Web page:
This year’s GBBC is being held Feb 12-15, 2016. Our Nature Navigators are motivated to help scientists by counting birds in their neighborhoods during this time frame. We hope that many of you will join them and participate in your own neighborhood. View the bird list that our Nature Navigators created on Jan 23. It contains 13 different types of birds. How many types of birds do you think you’ll see when you participate in the Great Backyard Bird Count?
Cornell Lab of Ornithology: http://gbbc.birdcount.org/about/
GBBC Toolkit, Instructions PDF: http://gbbc.birdcount.org/wp-content/uploads/2015/11/2016Updates_English_DownloadableInstructions.pdf
May 12, 2017
June 23, 2015
Cliff swallows have moved onto, rather than into the Museum! Last week, Kimball Garrett, Museum bird expert, reported finding a nest under the eaves of the building directly facing the historic LA Memorial Coliseum. As he got close enough to snap this photograph, Kimball observed a pair of young swallows peering out of their finely crafted mud dwelling.
Check out that architecture! The adult breeding pair work together to collect mud pellets from the immediate area and use their bills to transport and mold them into a viable nest.
Cliff swallows, Petrochelidon pyrrhonota, have historically nested on our building–back in the 80s and 90s Kimball would see them every year–but recently they have been noticeably absent. We are not sure what has caused them to return, but we're definitely tracking their progress and hope they return next year.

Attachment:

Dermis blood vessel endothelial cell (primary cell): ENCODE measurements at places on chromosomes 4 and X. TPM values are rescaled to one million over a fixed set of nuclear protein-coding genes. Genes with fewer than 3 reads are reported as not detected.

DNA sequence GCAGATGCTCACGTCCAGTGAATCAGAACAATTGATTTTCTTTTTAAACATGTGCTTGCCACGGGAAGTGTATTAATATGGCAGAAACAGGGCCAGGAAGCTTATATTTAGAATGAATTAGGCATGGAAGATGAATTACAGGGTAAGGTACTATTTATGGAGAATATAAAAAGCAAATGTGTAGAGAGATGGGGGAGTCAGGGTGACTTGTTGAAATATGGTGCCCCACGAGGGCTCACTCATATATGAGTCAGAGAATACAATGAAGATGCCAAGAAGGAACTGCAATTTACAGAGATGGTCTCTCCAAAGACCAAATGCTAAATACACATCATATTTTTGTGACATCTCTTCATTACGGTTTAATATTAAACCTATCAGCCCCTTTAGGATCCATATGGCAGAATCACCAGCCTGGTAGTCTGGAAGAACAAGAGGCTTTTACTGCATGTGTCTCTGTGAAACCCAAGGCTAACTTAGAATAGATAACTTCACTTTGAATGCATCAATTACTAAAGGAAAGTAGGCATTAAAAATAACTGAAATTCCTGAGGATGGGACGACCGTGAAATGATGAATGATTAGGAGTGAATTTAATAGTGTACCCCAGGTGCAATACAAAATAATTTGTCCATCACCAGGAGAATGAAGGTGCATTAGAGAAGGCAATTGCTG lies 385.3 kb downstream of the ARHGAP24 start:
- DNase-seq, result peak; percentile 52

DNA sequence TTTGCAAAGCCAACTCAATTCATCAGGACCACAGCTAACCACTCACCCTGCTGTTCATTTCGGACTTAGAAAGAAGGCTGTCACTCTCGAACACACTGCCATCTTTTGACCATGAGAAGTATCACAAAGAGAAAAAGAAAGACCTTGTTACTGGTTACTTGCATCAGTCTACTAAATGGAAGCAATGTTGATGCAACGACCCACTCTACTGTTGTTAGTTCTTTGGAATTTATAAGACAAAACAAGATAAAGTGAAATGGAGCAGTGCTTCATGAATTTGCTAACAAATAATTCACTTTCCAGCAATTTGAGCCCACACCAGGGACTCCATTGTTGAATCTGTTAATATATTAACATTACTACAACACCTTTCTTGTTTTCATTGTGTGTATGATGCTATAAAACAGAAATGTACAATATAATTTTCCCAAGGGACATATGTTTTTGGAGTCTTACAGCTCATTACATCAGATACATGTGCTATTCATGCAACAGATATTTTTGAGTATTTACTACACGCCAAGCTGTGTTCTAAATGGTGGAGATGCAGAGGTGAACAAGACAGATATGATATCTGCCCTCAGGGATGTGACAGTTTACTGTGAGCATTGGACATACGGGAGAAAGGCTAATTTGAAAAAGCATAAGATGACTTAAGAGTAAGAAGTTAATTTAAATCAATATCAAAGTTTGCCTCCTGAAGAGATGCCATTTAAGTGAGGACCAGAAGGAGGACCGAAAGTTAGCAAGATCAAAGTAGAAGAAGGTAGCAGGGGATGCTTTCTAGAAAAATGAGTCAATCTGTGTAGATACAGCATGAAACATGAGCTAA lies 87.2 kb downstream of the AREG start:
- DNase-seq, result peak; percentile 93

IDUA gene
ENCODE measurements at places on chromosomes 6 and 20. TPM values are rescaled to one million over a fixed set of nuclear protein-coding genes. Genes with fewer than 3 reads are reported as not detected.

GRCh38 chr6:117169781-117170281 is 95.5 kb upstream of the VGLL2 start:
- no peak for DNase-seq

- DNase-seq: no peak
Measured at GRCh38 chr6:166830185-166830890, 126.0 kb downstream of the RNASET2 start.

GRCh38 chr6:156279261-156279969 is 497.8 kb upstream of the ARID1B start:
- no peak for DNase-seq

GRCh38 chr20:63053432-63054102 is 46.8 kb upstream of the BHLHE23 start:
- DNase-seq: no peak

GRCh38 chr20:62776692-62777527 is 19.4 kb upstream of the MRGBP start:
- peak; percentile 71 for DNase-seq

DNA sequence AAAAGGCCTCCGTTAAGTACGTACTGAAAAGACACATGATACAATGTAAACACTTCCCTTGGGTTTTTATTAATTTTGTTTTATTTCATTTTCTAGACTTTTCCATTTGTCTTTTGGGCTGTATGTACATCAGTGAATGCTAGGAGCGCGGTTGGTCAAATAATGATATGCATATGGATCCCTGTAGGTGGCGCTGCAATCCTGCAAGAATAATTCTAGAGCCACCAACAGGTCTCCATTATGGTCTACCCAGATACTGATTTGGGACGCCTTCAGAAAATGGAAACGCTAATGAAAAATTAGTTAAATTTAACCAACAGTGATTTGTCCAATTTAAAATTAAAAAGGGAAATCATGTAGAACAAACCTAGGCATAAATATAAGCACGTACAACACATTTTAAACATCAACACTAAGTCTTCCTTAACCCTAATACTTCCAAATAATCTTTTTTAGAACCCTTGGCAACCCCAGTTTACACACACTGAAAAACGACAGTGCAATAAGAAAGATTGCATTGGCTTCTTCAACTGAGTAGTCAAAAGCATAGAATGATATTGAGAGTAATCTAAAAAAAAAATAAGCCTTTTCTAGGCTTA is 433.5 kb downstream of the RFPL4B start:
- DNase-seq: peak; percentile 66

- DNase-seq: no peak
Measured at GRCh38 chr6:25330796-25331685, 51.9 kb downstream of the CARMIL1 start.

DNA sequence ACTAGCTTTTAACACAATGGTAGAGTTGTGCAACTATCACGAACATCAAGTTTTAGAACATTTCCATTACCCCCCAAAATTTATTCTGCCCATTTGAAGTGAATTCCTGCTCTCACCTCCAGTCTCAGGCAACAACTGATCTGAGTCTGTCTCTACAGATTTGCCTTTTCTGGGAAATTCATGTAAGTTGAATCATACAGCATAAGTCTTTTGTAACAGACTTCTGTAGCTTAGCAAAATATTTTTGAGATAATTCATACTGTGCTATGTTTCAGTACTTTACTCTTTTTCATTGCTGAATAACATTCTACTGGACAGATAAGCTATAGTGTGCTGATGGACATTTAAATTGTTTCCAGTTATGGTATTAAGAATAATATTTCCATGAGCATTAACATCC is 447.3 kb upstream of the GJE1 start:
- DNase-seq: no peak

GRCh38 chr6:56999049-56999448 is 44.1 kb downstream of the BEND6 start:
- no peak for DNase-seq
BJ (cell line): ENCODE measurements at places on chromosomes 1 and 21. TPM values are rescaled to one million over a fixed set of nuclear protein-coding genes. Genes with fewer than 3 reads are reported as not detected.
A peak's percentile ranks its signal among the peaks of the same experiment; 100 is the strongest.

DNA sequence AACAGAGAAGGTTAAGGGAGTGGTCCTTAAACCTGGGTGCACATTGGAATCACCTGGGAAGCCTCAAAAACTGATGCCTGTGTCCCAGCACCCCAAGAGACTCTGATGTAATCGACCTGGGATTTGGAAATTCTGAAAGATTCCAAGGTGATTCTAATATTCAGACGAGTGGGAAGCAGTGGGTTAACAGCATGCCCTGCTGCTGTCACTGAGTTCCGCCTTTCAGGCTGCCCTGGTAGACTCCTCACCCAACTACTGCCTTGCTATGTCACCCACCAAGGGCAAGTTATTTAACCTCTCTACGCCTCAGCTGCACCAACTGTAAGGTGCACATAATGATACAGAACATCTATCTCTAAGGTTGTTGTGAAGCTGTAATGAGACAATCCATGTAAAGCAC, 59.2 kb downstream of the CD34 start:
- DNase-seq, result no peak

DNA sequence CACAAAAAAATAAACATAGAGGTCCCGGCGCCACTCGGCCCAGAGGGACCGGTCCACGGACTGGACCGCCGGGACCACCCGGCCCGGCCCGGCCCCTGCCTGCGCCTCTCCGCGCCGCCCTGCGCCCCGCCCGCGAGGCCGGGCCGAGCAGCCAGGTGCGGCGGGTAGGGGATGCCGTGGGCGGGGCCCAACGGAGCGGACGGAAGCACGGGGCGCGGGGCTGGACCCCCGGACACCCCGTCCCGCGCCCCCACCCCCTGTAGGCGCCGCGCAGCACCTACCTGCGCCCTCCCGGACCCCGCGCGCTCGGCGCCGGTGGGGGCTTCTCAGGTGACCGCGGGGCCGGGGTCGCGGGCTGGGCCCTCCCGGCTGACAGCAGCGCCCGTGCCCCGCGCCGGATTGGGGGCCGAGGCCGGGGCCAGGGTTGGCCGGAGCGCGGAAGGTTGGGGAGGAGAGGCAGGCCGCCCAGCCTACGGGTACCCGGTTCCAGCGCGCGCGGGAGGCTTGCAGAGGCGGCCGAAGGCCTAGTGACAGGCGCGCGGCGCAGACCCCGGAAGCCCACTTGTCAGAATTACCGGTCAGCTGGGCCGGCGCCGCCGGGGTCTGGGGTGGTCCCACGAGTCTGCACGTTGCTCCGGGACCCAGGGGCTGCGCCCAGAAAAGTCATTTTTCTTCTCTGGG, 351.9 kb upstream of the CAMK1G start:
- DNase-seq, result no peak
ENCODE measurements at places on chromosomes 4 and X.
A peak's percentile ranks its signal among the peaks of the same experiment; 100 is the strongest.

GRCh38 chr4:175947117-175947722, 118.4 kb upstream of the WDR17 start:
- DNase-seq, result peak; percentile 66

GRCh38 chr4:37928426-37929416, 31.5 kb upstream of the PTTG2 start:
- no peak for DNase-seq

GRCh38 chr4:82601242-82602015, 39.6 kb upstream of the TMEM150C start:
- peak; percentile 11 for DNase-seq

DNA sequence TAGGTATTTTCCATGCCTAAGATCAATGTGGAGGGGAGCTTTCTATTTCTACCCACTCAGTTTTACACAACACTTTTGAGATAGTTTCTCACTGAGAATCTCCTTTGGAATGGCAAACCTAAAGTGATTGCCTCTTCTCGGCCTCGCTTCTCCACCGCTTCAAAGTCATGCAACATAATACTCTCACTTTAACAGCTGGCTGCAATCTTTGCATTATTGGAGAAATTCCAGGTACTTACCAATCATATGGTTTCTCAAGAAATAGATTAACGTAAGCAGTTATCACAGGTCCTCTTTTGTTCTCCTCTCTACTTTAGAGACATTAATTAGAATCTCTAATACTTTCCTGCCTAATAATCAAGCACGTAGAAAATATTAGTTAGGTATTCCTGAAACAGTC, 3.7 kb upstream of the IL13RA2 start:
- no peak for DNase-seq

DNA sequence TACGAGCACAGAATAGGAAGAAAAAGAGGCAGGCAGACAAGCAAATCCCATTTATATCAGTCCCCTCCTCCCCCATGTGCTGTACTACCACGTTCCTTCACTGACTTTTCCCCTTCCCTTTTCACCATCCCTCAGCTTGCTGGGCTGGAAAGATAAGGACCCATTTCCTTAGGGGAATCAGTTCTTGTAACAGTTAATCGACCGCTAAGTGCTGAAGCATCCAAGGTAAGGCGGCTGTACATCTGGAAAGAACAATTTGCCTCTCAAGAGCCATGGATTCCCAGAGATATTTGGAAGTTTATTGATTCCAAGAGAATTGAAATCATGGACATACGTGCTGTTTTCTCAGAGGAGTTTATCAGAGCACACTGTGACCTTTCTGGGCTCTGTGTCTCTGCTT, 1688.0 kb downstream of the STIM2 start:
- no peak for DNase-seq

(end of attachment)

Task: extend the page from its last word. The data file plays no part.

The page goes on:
As their name implies, before humans came along these birds would build their mud nests on vertical cliff faces. Today, they are just as easily found nesting under freeway bridges, and in the eaves of buildings. Locally, cliff swallows are remembered fondly as the, "famous Mission San Juan Capistrano birds." For two centuries a celebration has been held for the annual appearance of these birds at the mission. The story goes that like clockwork the birds would show up on March 19th, Saint Joseph's Day, to nest on the old church buildings. But recently, due to urbanization, the birds have been bypassing the mission and nesting elsewhere.
Although we don't have hundreds of swallows nesting at the Museum, we are an attractive enough site to host a nest–we have everything they need. A building where they can find good attachment points with physical protection from above, a decent supply of flying insects to eat, and mud for constructing their nest.
However, as Kimball points out life in the city isn't easy for a cliff swallow, there are aggressive animals to deal with. The two creatures of concern are house sparrows, Passer domesticus, and unfortunately, us humans.